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How is Spinnaker Designed? - Part One

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In this introductory course, we take a look at Spinnaker as a whole to understand what concepts Spinnaker excels at as a continuous delivery tool. We'll also touch upon the microservices architecture that makes Spinnaker a unique asset in your toolkit.

If you have any feedback relating to this course, feel free to reach out to us at support@cloudacademy.com.

Learning Objectives

  • Define Spinnaker at its most fundamental level
  • Explain the two primary concepts that make Spinnaker a strong solution for continuous delivery:
    • Application management
    • Application deployment
  • Explain the service architecture that makes up Spinnaker

Intended Audience

  • Anyone who is new to Spinnaker
  • DevOps engineers and site reliability engineers
  • Cloud-native developers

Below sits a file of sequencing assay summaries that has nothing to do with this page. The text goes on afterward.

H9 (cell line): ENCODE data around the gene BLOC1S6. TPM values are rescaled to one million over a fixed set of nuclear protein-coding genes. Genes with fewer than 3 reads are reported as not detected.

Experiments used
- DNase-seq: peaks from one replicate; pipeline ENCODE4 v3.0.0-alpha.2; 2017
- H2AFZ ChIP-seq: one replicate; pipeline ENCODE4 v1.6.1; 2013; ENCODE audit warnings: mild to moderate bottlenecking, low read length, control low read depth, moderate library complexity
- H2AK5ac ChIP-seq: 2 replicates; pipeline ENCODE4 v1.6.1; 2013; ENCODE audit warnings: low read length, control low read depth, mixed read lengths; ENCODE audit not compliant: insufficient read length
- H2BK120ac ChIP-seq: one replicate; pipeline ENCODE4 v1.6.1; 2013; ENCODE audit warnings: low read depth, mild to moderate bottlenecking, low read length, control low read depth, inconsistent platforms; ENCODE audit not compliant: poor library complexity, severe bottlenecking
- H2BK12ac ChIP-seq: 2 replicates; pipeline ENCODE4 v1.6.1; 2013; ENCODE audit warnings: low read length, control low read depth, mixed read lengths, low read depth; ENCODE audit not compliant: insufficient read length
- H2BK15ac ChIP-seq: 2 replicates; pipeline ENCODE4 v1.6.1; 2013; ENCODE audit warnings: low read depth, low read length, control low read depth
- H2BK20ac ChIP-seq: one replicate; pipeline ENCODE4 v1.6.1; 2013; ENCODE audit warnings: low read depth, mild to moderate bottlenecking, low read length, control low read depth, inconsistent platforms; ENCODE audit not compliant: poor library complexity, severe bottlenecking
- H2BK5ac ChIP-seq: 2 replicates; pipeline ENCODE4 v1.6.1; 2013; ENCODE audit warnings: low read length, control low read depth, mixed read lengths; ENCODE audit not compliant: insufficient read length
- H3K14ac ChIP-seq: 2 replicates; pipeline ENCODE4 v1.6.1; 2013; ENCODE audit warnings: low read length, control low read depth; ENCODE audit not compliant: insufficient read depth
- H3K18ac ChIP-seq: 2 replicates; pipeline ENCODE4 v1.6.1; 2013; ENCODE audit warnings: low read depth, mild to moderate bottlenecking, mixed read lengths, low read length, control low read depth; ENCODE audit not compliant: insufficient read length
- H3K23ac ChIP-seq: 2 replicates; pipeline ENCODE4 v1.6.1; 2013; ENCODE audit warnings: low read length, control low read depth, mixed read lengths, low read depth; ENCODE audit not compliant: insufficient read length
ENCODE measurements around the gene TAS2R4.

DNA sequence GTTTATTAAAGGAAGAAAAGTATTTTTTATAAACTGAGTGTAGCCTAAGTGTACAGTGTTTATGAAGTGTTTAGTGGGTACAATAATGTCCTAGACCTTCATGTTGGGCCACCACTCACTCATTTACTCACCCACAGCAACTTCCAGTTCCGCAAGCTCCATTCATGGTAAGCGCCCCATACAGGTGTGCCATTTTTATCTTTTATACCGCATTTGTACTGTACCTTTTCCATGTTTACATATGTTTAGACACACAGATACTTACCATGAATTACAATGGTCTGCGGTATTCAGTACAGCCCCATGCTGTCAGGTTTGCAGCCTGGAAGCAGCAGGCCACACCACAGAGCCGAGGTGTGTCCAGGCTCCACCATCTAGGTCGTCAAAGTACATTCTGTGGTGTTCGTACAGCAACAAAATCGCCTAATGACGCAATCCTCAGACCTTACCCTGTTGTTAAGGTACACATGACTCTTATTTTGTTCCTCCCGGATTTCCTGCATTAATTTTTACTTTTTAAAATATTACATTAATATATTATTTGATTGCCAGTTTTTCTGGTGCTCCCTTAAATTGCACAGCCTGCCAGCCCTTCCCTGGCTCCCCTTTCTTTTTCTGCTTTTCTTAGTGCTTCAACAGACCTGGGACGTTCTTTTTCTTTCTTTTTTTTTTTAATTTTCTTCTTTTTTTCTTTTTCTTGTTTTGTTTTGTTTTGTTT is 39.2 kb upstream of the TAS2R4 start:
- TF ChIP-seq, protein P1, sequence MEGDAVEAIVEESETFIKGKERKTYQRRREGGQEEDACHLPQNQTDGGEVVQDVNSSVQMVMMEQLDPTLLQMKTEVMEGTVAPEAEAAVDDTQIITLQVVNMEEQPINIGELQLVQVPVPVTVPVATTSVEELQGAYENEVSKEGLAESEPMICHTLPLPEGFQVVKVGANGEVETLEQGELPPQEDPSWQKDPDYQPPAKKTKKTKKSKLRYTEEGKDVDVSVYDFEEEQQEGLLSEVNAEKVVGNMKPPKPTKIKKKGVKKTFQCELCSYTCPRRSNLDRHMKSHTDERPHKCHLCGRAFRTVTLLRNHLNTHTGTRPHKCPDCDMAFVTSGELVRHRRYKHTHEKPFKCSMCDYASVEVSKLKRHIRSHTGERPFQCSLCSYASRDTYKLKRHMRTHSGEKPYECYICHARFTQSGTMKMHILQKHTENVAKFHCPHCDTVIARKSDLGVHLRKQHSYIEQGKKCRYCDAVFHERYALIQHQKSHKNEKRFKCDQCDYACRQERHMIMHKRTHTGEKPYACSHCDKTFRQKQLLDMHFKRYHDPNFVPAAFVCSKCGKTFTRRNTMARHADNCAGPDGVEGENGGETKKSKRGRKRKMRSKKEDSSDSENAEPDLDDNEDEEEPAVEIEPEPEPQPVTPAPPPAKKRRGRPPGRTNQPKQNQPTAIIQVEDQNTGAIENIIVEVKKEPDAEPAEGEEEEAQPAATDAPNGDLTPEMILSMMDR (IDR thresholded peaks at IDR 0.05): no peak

• Continuous delivery enthusiasts


To get the most out of this course you should possess:

  • An understanding of continuous delivery and what it solves for
  • A strong understanding of cloud concepts 
  • Kubernetes knowledge is advised



How is Spinnaker designed? Spinnaker, at the high level, can be thought of as a binary architecture. This does not mean that each feature concept and understanding will fit into these models, rather, it is a good way for understanding how Spinnaker accomplishes what it intends to accomplish. The first of these two is application management or how your application receives its features for its required cloud resources.